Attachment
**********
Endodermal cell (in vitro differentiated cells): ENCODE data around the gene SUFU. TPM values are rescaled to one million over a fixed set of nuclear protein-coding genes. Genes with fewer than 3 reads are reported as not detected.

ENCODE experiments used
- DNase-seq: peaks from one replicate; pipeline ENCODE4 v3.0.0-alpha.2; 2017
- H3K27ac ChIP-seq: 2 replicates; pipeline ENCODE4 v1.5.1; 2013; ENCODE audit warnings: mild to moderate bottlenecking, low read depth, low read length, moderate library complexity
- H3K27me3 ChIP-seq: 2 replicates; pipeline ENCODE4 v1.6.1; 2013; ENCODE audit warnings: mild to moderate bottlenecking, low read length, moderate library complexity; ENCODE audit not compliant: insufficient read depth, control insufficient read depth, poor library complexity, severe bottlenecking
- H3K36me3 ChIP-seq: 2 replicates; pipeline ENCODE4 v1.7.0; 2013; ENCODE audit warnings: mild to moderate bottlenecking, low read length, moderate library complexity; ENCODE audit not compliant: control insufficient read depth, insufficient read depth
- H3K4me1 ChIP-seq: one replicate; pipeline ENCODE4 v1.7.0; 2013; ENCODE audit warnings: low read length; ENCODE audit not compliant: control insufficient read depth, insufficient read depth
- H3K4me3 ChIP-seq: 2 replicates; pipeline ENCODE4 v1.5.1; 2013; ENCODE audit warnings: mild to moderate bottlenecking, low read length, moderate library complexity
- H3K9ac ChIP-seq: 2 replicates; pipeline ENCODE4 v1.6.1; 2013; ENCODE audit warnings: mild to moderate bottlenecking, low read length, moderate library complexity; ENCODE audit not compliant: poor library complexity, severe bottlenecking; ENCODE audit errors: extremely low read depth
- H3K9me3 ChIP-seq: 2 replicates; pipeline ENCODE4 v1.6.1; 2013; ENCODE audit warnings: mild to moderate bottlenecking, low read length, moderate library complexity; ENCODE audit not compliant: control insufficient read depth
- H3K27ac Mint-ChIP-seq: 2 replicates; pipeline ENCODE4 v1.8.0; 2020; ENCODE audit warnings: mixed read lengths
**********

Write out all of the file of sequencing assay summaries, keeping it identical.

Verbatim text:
Endodermal cell (in vitro differentiated cells): ENCODE data around the gene SUFU. TPM values are rescaled to one million over a fixed set of nuclear protein-coding genes. Genes with fewer than 3 reads are reported as not detected.

ENCODE experiments used
- DNase-seq: peaks from one replicate; pipeline ENCODE4 v3.0.0-alpha.2; 2017
- H3K27ac ChIP-seq: 2 replicates; pipeline ENCODE4 v1.5.1; 2013; ENCODE audit warnings: mild to moderate bottlenecking, low read depth, low read length, moderate library complexity
- H3K27me3 ChIP-seq: 2 replicates; pipeline ENCODE4 v1.6.1; 2013; ENCODE audit warnings: mild to moderate bottlenecking, low read length, moderate library complexity; ENCODE audit not compliant: insufficient read depth, control insufficient read depth, poor library complexity, severe bottlenecking
- H3K36me3 ChIP-seq: 2 replicates; pipeline ENCODE4 v1.7.0; 2013; ENCODE audit warnings: mild to moderate bottlenecking, low read length, moderate library complexity; ENCODE audit not compliant: control insufficient read depth, insufficient read depth
- H3K4me1 ChIP-seq: one replicate; pipeline ENCODE4 v1.7.0; 2013; ENCODE audit warnings: low read length; ENCODE audit not compliant: control insufficient read depth, insufficient read depth
- H3K4me3 ChIP-seq: 2 replicates; pipeline ENCODE4 v1.5.1; 2013; ENCODE audit warnings: mild to moderate bottlenecking, low read length, moderate library complexity
- H3K9ac ChIP-seq: 2 replicates; pipeline ENCODE4 v1.6.1; 2013; ENCODE audit warnings: mild to moderate bottlenecking, low read length, moderate library complexity; ENCODE audit not compliant: poor library complexity, severe bottlenecking; ENCODE audit errors: extremely low read depth
- H3K9me3 ChIP-seq: 2 replicates; pipeline ENCODE4 v1.6.1; 2013; ENCODE audit warnings: mild to moderate bottlenecking, low read length, moderate library complexity; ENCODE audit not compliant: control insufficient read depth
- H3K27ac Mint-ChIP-seq: 2 replicates; pipeline ENCODE4 v1.8.0; 2020; ENCODE audit warnings: mixed read lengths